It's summer, so we're bitten by bugs ... ... dried up and hosed down

Click to follow
The Independent Online
Suzy Menkes, doyenne of fashion journalism, summed it up thus: "Safe sun, like safe sex, is something everyone believes in - but not quite yet." And the acres of white flesh on display in the current heatwave prove her point.

Common sense demands that the salient features of a British summer - scarlet limbs and shoulders crossed with livid strap marks; peeling skin and pain - are consigned to a dustbin marked nostalgia. We know the risks.

Public understanding of skin cancer and the wrinkle-inducing effects of sunshine is high. Health educators kick off every summer with dire warnings, while suncream manufacturers drive the message home with millions of pounds' worth of advertising. Every day the Meteorological Office tells us just how long we can spend in the sun before "burning" - and yet the majority of us ignore the advice. Some may now sport a hat, slop on a little more suncream than previously, or seek the shade at midday, but the obsession with "getting a tan" persists.

Admittedly, it is no longer the deep, orange-gold perma-tan popularised by Brigitte Bardot and assorted jet-setters in the Sixties and Seventies. Instead, what we are after is more of a sporty, healthy glow that makes eyes look brighter, teeth whiter and enhances skimpy clothing.

What the health police fail to realise - and why so many ignore their pleas to cover-up - is that a little exposure to warming rays does wonders for the aesthetically challenged British body. Everybody looks better for spending time in the sun.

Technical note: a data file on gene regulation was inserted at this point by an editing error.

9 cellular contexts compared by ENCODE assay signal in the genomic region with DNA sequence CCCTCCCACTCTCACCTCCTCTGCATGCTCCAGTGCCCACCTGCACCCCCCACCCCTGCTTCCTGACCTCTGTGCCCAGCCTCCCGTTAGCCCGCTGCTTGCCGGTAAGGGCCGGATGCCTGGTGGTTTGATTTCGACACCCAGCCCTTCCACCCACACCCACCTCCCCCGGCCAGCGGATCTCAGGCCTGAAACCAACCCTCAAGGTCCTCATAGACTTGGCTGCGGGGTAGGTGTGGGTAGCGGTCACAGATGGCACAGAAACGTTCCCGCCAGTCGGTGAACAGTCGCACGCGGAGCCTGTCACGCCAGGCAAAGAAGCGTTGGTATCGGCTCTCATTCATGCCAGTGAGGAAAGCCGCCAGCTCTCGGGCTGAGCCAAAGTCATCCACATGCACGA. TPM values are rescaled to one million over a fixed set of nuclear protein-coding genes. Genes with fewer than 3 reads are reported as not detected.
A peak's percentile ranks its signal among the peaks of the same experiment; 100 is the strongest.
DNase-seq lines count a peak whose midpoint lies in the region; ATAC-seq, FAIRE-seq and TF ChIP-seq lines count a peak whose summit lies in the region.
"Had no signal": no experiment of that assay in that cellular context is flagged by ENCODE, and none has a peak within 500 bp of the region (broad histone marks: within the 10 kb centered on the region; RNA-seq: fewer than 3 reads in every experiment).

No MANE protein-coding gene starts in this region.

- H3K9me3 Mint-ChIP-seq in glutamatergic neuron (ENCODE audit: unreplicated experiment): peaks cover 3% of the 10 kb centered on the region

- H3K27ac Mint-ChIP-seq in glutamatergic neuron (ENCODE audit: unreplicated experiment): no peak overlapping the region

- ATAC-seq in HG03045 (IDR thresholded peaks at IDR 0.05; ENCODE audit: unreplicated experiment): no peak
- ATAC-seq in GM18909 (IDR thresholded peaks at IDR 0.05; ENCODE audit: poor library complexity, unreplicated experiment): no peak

And the health educators have ignored the other proven effects of sunshine that make their warnings harder to stomach: the surge of feel-good hormones known as endorphins triggered by ultra-violet light, and the rise in male and female hormones which really does make people feel sexier in the sun.

Sunshine is probably the ultimate seducer, and attempts to curtail its impact on our health have met with limited success. Some doctors now believe less strident messages must replace the "do's and don'ts". They must make allowances for our enjoyment of sunshine, and appreciate the allure of a tan.

Dr John Hawk, a consultant dermatologist at Guy's and St Thomas's Hospital Trust, takes a refreshingly relaxed view. "Although one shouldn't go on holiday with the sole object of getting a tan, I am in favour of enjoying oneself in the sun. Avoid wanton exposure in the middle of the day if you can. But if you can't, make sure you are protected [factor 15 or higher] and keep applying it. If you come back with a tan having adhered to the warnings, it is not going to be associated with enormous damage."